JILL SEVERN'S GARDENING COLUMN

Springtime's here but shady spots never seem to go away

Here are some specific plants to consider along with a little gardening philosophy

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The great spring surge of growth is gathering momentum. Buds are opening, the grass is taller with every passing day, and every unpaved inch of earth – even the cracks in the pavement – are pushing up new vegetation. Going outside is a new experience every day. Even encased in a moving car, it’s thrilling to see street trees returning to new green life.

In fact, trees are leafing out so fast you’d better hurry if you want to catch a glimpse of last year’s birds’ nests in bare branches. Soon they will be hidden by leaves again. Those remaining birds’ nests survived snow, winds and rain; their architects and builders deserve our notice and admiration.

For gardeners, this is a time for observing and thinking as much as it is a time for digging and planting. What did we learn last year? What do we want to do differently? What thrived, what struggled, what failed? And maybe most important, what pleased us most?

There are so many changes to take into account. Trees may have grown enough to shade areas that used to be sunny. Or a tree may have been cut down, suddenly flooding a previously shady spot with sunlight. A tree that was tiny when it was planted may now be rubbing up against utility lines and lifting up a sidewalk. A new wooden fence may be casting shade and limiting air circulation.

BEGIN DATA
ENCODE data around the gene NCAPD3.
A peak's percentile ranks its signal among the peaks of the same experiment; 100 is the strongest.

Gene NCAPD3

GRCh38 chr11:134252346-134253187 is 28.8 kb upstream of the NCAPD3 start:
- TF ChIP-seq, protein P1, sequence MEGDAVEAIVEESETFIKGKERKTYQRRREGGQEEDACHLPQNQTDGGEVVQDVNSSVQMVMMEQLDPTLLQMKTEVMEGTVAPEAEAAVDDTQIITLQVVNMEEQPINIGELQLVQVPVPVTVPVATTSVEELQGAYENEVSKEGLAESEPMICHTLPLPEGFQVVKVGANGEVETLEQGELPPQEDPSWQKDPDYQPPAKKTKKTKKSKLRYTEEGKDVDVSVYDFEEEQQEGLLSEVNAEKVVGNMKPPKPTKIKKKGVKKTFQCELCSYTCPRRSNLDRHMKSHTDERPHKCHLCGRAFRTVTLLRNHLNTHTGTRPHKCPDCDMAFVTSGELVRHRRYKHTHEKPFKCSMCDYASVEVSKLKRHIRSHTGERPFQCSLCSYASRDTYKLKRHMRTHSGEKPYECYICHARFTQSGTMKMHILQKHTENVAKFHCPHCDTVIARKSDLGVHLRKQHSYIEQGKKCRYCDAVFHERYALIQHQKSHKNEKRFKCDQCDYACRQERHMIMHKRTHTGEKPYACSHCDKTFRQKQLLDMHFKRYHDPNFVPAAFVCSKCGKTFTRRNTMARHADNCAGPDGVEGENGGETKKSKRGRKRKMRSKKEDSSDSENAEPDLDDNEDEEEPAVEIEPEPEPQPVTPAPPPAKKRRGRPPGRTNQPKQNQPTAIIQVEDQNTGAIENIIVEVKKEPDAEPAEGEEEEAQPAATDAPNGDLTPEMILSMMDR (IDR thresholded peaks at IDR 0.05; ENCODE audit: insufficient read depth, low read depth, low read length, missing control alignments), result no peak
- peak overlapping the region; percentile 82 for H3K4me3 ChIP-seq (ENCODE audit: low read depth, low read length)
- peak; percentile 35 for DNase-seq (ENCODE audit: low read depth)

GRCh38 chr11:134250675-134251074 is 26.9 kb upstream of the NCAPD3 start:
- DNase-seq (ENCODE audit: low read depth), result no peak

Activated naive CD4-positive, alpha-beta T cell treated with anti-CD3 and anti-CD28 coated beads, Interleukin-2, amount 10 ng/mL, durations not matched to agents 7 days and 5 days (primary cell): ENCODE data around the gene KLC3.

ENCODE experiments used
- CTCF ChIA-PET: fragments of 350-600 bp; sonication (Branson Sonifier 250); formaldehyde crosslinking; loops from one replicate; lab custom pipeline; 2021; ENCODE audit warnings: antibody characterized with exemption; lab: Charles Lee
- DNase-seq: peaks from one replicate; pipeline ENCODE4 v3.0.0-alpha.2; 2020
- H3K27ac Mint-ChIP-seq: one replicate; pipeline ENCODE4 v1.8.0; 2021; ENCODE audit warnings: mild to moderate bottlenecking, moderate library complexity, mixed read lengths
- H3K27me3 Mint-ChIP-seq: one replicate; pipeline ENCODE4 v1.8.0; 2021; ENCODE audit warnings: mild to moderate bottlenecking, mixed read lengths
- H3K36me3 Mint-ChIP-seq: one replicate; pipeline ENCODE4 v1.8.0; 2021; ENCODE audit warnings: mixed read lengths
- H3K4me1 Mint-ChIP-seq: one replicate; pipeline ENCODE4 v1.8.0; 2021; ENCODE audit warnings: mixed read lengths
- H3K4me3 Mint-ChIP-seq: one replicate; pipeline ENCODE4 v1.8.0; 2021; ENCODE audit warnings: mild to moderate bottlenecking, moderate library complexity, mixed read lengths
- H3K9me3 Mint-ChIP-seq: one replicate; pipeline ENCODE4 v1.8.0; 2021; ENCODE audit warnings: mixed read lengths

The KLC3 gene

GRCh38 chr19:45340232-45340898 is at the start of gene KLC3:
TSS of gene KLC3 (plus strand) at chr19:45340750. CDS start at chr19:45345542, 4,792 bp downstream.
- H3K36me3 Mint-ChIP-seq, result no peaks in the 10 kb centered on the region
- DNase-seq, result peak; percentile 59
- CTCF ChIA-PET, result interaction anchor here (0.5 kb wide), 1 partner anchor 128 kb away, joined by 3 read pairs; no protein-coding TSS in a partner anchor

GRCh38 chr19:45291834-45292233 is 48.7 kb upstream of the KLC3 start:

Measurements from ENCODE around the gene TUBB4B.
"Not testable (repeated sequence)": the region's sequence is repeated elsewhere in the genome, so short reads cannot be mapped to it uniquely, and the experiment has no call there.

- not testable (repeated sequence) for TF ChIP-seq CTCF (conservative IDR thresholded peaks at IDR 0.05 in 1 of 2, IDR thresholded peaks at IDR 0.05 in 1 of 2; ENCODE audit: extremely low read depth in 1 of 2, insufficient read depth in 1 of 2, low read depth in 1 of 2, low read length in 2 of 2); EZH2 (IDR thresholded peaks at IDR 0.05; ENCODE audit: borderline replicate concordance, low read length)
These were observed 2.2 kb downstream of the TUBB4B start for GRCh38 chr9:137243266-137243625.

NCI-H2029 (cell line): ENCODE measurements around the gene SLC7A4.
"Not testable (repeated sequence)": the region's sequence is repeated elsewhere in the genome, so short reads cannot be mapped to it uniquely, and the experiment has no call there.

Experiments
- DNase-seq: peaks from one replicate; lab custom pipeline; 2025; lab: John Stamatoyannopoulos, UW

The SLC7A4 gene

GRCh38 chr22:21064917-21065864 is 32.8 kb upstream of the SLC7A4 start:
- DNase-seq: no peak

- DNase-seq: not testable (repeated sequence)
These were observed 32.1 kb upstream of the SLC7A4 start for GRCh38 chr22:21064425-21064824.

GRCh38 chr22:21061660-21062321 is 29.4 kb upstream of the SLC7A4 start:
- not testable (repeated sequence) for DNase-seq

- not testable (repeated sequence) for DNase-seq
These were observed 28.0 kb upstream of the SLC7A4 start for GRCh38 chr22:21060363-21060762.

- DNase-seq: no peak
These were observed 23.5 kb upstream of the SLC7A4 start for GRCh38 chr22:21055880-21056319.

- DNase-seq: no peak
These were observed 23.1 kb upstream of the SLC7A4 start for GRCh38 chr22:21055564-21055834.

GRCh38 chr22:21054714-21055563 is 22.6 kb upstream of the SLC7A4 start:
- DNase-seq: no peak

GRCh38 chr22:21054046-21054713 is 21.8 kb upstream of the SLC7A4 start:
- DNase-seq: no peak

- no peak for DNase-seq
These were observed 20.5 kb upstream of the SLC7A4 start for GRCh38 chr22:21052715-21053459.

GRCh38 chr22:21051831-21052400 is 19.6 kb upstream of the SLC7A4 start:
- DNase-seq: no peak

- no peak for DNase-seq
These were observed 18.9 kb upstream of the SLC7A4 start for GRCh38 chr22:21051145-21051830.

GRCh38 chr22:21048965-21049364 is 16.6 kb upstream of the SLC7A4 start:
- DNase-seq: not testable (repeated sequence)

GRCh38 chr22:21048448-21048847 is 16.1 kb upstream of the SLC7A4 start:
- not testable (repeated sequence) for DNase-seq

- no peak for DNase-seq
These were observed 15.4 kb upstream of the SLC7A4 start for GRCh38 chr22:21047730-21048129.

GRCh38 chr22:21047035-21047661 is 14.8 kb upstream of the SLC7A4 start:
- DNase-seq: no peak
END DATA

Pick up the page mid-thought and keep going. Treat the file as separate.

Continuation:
Gardening is an endless process of change and adjustment from one year to the next. I will be the first to say I’ve often been a slow learner.

I’ve been fighting the shade from ever taller trees in my back yard for years, trying to grow a perennial border with barely enough sunlight for some flowers, and plainly not enough for others. I am getting over my adolescent rebellion against shade, but along the way I’ve discovered which plants (asters, lavender, nepeta/catmint, yarrow/achillea, linaria, rose campion, cupid’s dart) will bloom with less than full sun, and which won’t compromise (lavatera, delphiniums, echinacea, and dianthus, to name a few).

But just as I was taking a more mature attitude and planting shade-loving hostas, a neighbor to the north of me took out two gigantic poplars, so this year will be another experiment. How much will the sunlight change, especially around the solstice, when the sun is at its northernmost?

My intention for the perennial border this year is to just stand back and watch. Well, mostly. An optimistic lavatera has sprouted every year in spite of having been ripped out by the roots long ago. I moved it to the least shaded spot, and we’ll see how it does. And next time I’m in the nursery, I cannot promise to be immune from impulse purchases.

Over the years, the distance between my intentions and results has narrowed, but I don’t expect it will ever close. That’s a fact gardeners come to accept. There is a life lesson there, but I won’t belabor it. It’s enough to say that it’s worth cultivating the habit of thoughtful observation.

Jill Severn writes from her home in Olympia, where she grows vegetables, flowers and a small flock of chickens. She loves conversation among gardeners. Start one by emailing her at jill@theJOLTnews.com

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